Is dengue harder on the elderly?

Research data confirms what experts like Best Internal Medicine Specialist in Islamabad postulated: dengue fever is indeed harder on the elderly. Read on to know more about dengue fever and its effects:

What is dengue fever?


Dengue fever is a prevalent mosquito-borne infection that affects millions of people worldwide, every year. Dengue is caused by four different viruses and spreads through aedes mosquitoes. Anyone who contracts dengue fever develops a lifetime immunity against that particular strain of the virus. However, they are still susceptible to the other strains.

What are the symptoms of dengue fever?


Dengue presents with flu-like symptoms around fourth to tenth day of infection. Initially, the symptoms are mild and can be mistaken for another infection—like malaria or typhoid. These symptoms last for two days to a week. These include:

  • High grade fever
  • Severe pain in the body and muscle aches
  • Joint pains
  • Retroorbital pain is characteristic of dengue fever
  • Swollen lymph nodes
  • Skin rash appears around the fifth day of infection
  • Belly pain
  • Mild vomiting
  • Fatigue and restlessness

How is dengue fever diagnosed?


Blood tests are used to diagnose dengue fever and the antibodies against the dengue virus. The virological test detects elements of the virus. The serological test detects antibodies against the virus. This tells about recent infection and may be used as a confirmatory test.

How is dengue fever treated?


Treatment for simple dengue fever is with over-the-counter antipyretics like acetaminophen, with plenty of fluids and rest. Aspirin and ibuprofen should not be used during dengue fever.

What are the complications of dengue fever?


On its own, dengue fever rarely becomes fatal. However, when it progresses to dengue hemorrhagic fever or severe dengue, things can get out of hand. Dengue hemorrhagic fever is common in individuals with poor immune systems, and people living in or traveling to regions of high prevalence like the Caribbean, Central America, sub-Saharan Africa, and Southeast Asia. The incidence of severe dengue is also higher in pregnant women who may pass the virus to the fetus, and people in the extremes of ages like the infants and the elderly.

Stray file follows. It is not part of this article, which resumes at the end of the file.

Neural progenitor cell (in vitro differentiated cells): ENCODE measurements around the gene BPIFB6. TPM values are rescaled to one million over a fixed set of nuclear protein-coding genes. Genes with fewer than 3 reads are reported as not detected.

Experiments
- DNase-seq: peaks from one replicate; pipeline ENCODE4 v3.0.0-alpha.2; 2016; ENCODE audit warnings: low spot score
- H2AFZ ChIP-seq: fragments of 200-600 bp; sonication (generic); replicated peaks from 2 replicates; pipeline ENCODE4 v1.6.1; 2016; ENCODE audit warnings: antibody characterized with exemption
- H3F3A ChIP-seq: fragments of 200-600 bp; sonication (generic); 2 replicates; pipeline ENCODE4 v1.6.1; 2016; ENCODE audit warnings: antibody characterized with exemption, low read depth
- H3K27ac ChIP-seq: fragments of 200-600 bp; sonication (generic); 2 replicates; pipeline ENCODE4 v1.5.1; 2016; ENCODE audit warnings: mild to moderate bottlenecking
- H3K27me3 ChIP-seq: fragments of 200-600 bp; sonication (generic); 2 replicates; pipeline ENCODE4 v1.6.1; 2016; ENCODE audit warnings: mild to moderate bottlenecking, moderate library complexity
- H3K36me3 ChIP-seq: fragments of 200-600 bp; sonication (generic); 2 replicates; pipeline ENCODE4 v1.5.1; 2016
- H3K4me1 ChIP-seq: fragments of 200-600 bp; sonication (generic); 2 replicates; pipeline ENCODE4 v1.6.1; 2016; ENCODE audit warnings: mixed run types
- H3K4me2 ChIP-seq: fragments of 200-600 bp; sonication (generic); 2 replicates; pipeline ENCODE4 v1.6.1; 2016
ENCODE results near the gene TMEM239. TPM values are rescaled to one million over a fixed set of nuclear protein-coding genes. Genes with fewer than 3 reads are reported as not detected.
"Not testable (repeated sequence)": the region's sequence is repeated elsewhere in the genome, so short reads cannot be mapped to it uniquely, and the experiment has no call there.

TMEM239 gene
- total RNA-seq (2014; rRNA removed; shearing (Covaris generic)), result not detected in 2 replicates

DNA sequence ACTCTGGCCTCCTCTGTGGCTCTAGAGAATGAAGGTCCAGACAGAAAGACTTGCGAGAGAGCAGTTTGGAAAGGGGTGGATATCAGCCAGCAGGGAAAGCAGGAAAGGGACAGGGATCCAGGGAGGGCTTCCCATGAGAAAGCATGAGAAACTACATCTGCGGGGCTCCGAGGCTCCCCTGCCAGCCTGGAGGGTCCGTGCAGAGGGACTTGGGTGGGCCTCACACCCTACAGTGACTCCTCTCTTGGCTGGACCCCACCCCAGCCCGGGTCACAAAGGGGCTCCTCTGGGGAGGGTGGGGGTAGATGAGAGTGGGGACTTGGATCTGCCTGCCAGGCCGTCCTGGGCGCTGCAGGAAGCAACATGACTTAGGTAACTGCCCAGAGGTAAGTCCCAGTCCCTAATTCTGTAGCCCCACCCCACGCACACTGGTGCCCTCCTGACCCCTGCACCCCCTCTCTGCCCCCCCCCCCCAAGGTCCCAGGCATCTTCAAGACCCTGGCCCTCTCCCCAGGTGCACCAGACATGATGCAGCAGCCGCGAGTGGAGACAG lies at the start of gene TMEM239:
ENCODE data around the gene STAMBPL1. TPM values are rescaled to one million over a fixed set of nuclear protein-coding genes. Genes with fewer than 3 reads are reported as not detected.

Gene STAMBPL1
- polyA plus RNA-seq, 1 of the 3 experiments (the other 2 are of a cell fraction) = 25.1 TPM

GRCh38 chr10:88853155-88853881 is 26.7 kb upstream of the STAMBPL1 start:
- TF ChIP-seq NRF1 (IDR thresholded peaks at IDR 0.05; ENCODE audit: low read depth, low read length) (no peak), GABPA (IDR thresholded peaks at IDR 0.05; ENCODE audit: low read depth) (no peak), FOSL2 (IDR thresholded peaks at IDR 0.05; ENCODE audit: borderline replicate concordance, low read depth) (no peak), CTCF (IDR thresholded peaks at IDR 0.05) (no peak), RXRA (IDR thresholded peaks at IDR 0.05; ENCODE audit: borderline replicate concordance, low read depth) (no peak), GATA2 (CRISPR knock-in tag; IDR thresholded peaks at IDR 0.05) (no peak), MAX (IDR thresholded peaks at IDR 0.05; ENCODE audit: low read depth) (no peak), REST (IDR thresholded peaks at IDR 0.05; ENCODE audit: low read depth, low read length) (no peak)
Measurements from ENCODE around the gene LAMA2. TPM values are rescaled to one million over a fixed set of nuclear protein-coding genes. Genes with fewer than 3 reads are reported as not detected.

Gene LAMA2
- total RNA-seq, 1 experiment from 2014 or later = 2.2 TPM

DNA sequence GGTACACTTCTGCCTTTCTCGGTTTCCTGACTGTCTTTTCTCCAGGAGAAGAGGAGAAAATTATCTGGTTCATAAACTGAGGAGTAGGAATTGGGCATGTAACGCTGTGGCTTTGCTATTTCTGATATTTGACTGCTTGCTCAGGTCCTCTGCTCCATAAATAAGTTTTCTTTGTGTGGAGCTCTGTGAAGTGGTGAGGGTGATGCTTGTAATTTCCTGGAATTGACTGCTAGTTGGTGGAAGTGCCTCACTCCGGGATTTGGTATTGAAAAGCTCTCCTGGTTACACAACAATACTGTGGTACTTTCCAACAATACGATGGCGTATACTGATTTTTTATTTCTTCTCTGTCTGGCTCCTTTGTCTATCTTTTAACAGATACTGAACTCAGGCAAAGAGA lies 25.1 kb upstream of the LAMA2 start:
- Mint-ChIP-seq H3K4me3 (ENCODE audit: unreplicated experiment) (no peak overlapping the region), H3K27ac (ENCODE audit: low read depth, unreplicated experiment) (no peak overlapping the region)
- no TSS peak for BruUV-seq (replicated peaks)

Dengue hemorrhagic fever is characterized by:

  • High-grade fever
  • Severe abdominal pain
  • Nosebleeds
  • New onset of pain
  • Decrease in blood pressure
  • Cold and clammy skin
  • Bruising under the skin
  • Difficulty in breathing


The onset of severe dengue is often sudden and may occur in a patient seemingly on the road to recovery. The diagnosis of severe dengue begins with a complete physical examination like checking the fever, blood pressure, examining the hands, feet, and eyes, and needs investigations like chest x-ray, coagulation studies, and complete blood count.


In the elderly, the symptoms can be difficult to manage if diagnosed late. The mainstay of treatment is constant monitoring and fluids, as the patient rapidly deteriorates and goes into hemorrhagic shock. Other treatment options include oxygen therapy, electrolyte replacement, and blood transfusions.


Rapidly deteriorating patient of dengue hemorrhagic fever can have severe brain damage, heart damage, blood clots, seizures, organ failure, shock and eventually death.

How to prevent dengue fever?


The best way of preventing dengue fever is avoiding mosquito bites and reducing their population. In addition, the Food and Drug Authority (FDA), approved a vaccine called dengvaxia in 2019, which is available in a few countries. The dosage of this vaccine includes three shots, six months apart.


In high-risk areas, the following measures should be taken:

  • Use of mosquito repellants in the indoors and outdoors
  • Avoiding skin exposure with the use of long-sleeved shirts and wearing pants
  • Using mosquito nets while sleeping outdoors
  • Securing holes in windows and door screens from which mosquitos can enter
  • Getting rid of mosquito breeding areas like water collecting cans, empty vessels, empty planters, pet dishes, flower pots, and birdbaths.


For more information about preventing dengue fever, help from healthcare experts should be sought. They are available for booking at:

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